In what would be a landmark change in its lending criteria, the European Investment Bank is proposing to stop funding carbon-based energy by the end of 2020.
As it phases out support for fossil fuels, it plans to focus more intensively on the energy transition and on support for renewable energy sources, such as offshore wind, where it has played an important role.
The bank said it proposes to phase out support for energy projects reliant on oil and gas production, infrastructure primarily dedicated to natural gas, power generation or heat based on fossil fuels. These types of projects will not be presented for approval to the EIB Board beyond the end of 2020.
“While it fully understands the role fossil fuels will continue to play within EU energy systems for at least the coming decade, the bank provides higher additionality by focusing on the longer-term challenge and investment needs of the energy sector,” it said. “As a result, all the bank’s activities in the energy sector will be fully aligned with the Paris Agreement.”
In the consultation, the role of fossil fuels received a lot of attention. The vast majority of civil society organisations, including in the three petitions totalling more than 30,000 signatures, called on the EIB to stop financing fossil fuels. Almost no contribution advocated the bank supporting the upstream extraction and production of fossil fuels.
Conversely, other contributions, mainly from the fossil fuel industry, reminded the bank of the role that oil and gas infrastructure will continue to play, even in decarbonisation scenarios, thanks to the development of low-carbon fuels such as biogas or hydrogen. As several stakeholders emphasised, security of supply and competitiveness are other important objectives of energy policy. Together with technology neutrality, these arguments were brought up mainly by the gas and nuclear industry, while NGOs considered that security of supply should not be an excuse for continuing to support fossil fuels and risk locking in CO2 emissions.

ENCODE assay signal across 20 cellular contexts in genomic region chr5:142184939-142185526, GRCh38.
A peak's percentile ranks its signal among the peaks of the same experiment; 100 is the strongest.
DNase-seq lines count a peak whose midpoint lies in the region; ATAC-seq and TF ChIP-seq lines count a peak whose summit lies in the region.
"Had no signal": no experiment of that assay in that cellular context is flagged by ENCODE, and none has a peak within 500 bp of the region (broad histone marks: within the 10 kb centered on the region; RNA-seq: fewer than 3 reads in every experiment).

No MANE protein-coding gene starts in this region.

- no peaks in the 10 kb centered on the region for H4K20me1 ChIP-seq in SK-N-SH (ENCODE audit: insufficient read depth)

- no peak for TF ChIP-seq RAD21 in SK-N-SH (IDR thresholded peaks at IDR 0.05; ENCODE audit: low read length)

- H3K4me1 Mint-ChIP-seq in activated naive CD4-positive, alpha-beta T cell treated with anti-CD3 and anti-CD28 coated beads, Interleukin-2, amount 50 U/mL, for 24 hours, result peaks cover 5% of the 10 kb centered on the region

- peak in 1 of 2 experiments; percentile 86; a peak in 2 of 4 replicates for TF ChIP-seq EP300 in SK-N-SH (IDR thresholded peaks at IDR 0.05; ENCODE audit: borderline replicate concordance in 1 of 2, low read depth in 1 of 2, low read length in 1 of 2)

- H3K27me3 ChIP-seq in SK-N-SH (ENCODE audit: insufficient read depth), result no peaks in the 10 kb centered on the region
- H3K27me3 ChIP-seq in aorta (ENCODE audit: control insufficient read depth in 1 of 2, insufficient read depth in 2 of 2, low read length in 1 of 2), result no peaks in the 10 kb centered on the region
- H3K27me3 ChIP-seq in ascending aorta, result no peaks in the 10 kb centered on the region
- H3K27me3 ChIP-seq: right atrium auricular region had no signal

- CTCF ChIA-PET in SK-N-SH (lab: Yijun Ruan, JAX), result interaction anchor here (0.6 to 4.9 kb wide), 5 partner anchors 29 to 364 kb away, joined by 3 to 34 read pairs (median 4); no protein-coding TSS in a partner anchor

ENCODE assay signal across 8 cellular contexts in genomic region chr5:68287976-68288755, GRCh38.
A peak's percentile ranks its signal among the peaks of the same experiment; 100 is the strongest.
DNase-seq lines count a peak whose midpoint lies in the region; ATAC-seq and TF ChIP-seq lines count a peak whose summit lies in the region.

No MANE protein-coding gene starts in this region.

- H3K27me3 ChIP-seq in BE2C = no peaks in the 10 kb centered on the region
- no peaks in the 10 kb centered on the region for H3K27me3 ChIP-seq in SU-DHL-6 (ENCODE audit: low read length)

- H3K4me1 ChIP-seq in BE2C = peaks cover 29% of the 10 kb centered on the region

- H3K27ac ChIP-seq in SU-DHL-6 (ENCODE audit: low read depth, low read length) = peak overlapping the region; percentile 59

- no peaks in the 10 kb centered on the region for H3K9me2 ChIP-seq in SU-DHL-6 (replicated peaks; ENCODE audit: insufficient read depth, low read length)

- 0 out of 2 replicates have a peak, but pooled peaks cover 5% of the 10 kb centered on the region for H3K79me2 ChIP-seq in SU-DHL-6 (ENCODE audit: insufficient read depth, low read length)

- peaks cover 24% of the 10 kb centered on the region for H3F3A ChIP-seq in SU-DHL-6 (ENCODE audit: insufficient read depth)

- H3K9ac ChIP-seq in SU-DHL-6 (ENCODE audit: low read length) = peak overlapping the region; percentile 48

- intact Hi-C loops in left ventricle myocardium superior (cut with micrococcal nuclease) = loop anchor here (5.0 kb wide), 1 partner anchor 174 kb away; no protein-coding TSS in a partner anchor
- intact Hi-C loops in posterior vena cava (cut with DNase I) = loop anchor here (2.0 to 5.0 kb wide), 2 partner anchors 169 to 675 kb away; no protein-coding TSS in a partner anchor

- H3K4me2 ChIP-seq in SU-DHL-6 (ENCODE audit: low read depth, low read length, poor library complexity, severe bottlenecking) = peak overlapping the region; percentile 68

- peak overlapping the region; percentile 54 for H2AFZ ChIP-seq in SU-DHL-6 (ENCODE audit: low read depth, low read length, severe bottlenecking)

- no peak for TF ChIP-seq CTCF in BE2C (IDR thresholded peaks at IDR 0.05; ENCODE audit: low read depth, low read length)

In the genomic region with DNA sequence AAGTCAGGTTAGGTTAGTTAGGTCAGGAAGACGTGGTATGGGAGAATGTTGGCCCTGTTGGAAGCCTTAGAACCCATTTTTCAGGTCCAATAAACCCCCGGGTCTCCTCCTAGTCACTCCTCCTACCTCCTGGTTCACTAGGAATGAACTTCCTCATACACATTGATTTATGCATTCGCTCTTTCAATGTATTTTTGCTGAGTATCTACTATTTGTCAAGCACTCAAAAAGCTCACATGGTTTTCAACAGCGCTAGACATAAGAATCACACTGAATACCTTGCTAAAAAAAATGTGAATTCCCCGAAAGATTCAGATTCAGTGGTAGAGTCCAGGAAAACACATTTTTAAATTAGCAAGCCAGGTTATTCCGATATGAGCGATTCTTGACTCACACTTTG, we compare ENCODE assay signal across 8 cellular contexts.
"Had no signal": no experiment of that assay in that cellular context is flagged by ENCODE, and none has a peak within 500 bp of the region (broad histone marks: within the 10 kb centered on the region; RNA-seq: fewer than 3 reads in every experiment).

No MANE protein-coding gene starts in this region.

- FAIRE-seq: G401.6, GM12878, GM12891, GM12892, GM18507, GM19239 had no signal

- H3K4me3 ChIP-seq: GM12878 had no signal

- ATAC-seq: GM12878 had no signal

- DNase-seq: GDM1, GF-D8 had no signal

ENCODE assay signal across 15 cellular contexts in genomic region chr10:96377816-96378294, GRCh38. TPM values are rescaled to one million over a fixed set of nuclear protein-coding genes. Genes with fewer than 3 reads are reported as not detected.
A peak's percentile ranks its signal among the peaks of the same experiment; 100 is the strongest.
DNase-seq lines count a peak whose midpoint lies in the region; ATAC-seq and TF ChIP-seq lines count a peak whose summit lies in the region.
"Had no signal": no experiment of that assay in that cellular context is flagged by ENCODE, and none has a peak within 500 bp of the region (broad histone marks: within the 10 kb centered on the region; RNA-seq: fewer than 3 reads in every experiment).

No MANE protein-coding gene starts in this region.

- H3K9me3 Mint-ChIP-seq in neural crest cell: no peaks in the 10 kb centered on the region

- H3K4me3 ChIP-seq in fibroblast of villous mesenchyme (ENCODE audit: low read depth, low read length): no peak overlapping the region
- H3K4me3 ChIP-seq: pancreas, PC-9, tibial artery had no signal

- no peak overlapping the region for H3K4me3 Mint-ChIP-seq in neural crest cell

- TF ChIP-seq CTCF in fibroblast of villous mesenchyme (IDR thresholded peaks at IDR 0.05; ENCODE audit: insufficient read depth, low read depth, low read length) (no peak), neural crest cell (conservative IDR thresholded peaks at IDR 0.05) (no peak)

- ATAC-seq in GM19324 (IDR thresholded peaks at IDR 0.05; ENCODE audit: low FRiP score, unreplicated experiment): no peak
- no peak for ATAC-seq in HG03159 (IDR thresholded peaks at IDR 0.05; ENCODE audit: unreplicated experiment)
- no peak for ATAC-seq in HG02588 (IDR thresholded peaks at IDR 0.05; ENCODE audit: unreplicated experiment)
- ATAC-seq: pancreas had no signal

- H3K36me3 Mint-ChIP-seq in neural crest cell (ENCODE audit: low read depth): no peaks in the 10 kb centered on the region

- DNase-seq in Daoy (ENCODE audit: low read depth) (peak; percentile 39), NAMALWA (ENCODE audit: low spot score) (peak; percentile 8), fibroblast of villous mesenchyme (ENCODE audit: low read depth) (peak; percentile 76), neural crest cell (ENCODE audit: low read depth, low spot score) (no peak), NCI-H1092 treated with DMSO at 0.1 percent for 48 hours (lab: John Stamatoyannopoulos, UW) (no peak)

“Although fossil fuels will remain the dominant fuel in primary energy consumption, at a global and EU level renewable energy sources have been established as an essential part of power production,” said the EIB.
“This trend is expected to continue with renewables becoming the world’s second largest source of power generation, accounting for a third of production by 2030. Renewable energy thus has the potential to reduce further the dependency of the EU and the world on fossil fuels and break the longstanding link between economic growth and carbon dioxide emissions. Investment in renewables also enhances security of energy supply.
“Continued prioritisation of renewables is therefore fully justified,” said the bank. “Over the medium-term the goal is that the cost of renewable energy sources will continue to fall and become increasingly financially competitive with fossil fuels. The bank will continue to focus on the economic justification of renewables to ensure that the projects it finances are viable in the long-term and do not become an unreasonable burden on future electricity consumers.”
The EIB conducted a public consultation on its energy lending policy from January to March 2019. As it noted, the global energy sector is set for profound change and the European Union is at the forefront of this transformation. It has adopted measures to deliver ambitious climate and energy targets for 2030 and a new energy rulebook called Clean Energy for all Europeans.
The public consultation solicited views and input from the public on how the bank can best support EU energy policy and long-term climate and energy targets. The EIB received 149 written contributions from organisations or individuals. Feedback and suggestions were rich and diverse. Three petitions were received, signed by more than 30,000 people in total.
The EIB board of directors will discuss the draft energy lending policy on 10 September 2019. Once adopted, the final version of the policy will be published on the EIB’s website.